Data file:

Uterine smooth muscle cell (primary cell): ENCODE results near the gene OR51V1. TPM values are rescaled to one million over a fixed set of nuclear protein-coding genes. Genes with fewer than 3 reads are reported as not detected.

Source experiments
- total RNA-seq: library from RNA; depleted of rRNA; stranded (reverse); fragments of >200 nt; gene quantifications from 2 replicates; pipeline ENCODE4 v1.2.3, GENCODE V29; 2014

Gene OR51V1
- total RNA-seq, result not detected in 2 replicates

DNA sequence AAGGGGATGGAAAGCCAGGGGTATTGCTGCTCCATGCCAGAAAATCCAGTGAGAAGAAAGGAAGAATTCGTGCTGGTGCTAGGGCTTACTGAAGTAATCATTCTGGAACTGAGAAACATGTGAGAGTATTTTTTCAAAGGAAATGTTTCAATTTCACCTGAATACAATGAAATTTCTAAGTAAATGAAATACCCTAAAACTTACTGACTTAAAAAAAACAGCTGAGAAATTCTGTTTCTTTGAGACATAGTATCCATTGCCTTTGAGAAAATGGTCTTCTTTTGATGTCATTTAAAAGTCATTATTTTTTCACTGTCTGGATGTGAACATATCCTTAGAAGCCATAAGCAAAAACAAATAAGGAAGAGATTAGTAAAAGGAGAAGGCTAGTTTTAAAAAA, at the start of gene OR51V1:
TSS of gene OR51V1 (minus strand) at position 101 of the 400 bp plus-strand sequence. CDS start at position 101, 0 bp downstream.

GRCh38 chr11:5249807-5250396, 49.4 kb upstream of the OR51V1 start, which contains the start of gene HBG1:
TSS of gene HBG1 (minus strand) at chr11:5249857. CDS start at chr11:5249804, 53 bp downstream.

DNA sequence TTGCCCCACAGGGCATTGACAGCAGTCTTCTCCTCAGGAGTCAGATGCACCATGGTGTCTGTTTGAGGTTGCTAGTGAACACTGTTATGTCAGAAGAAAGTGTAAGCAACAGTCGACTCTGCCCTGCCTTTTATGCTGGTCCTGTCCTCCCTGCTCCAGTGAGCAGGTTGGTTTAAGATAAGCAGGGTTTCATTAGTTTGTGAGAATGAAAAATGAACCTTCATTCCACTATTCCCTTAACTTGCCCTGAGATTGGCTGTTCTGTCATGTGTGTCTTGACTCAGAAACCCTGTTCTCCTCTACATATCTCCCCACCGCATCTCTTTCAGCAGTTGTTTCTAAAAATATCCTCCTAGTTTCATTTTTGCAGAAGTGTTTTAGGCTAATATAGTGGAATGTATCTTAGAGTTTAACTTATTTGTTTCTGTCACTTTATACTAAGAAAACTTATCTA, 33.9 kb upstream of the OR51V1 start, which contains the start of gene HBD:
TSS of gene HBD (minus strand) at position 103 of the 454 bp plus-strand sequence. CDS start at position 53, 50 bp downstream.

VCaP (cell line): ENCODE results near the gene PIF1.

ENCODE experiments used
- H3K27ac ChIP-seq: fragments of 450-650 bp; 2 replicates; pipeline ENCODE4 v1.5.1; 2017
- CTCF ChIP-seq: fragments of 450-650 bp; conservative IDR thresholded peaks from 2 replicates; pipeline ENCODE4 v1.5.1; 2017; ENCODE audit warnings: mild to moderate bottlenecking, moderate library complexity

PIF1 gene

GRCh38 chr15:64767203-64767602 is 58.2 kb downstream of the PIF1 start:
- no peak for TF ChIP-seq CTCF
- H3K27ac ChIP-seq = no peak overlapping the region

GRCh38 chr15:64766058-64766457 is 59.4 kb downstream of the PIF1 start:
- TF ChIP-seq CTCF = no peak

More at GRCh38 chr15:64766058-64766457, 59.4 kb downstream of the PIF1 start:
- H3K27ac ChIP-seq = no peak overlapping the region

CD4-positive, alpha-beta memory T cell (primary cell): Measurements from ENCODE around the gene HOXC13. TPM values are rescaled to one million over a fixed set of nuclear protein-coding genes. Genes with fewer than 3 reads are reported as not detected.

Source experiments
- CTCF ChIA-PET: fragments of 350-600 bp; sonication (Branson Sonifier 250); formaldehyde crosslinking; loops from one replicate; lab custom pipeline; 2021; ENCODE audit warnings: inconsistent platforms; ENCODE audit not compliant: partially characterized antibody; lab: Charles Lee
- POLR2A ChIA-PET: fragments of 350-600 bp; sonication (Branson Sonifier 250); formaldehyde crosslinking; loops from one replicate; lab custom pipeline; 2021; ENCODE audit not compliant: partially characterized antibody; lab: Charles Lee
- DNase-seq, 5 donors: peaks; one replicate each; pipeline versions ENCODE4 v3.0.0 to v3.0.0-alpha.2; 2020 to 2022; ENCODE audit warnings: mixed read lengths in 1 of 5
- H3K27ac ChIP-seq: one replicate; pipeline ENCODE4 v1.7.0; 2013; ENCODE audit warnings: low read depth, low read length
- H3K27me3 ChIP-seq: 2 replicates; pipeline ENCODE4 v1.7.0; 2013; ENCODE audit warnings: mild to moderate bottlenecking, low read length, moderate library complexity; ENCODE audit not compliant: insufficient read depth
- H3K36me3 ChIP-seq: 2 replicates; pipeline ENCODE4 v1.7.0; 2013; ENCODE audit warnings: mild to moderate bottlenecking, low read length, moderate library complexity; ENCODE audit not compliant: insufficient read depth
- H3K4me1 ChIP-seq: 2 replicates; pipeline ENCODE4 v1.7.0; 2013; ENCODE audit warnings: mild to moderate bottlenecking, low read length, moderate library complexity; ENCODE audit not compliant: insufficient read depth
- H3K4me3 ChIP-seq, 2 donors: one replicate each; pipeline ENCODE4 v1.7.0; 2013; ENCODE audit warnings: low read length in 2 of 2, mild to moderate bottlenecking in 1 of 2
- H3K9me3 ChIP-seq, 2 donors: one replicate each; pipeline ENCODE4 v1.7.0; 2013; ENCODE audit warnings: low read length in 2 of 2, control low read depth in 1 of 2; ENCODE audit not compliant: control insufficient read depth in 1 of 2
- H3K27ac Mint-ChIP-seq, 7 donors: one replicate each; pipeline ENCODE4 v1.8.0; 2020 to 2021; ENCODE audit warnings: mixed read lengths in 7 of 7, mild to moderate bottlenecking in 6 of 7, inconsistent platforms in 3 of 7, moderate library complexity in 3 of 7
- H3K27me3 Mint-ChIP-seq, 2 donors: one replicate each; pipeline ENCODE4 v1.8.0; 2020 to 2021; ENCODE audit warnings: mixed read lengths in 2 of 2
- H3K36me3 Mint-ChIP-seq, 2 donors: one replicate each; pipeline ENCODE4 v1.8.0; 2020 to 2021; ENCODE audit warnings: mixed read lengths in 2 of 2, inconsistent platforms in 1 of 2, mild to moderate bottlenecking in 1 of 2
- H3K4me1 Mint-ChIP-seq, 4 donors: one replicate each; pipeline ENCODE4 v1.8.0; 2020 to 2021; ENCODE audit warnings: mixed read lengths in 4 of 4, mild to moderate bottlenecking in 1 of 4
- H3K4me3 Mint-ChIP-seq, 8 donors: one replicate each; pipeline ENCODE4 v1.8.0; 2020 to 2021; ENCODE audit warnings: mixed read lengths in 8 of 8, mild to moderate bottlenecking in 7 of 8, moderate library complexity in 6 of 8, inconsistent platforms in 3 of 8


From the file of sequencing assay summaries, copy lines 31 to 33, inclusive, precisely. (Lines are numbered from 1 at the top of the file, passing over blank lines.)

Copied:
- H3K36me3 ChIP-seq: 2 replicates; pipeline ENCODE4 v1.7.0; 2013; ENCODE audit warnings: mild to moderate bottlenecking, low read length, moderate library complexity; ENCODE audit not compliant: insufficient read depth
- H3K4me1 ChIP-seq: 2 replicates; pipeline ENCODE4 v1.7.0; 2013; ENCODE audit warnings: mild to moderate bottlenecking, low read length, moderate library complexity; ENCODE audit not compliant: insufficient read depth
- H3K4me3 ChIP-seq, 2 donors: one replicate each; pipeline ENCODE4 v1.7.0; 2013; ENCODE audit warnings: low read length in 2 of 2, mild to moderate bottlenecking in 1 of 2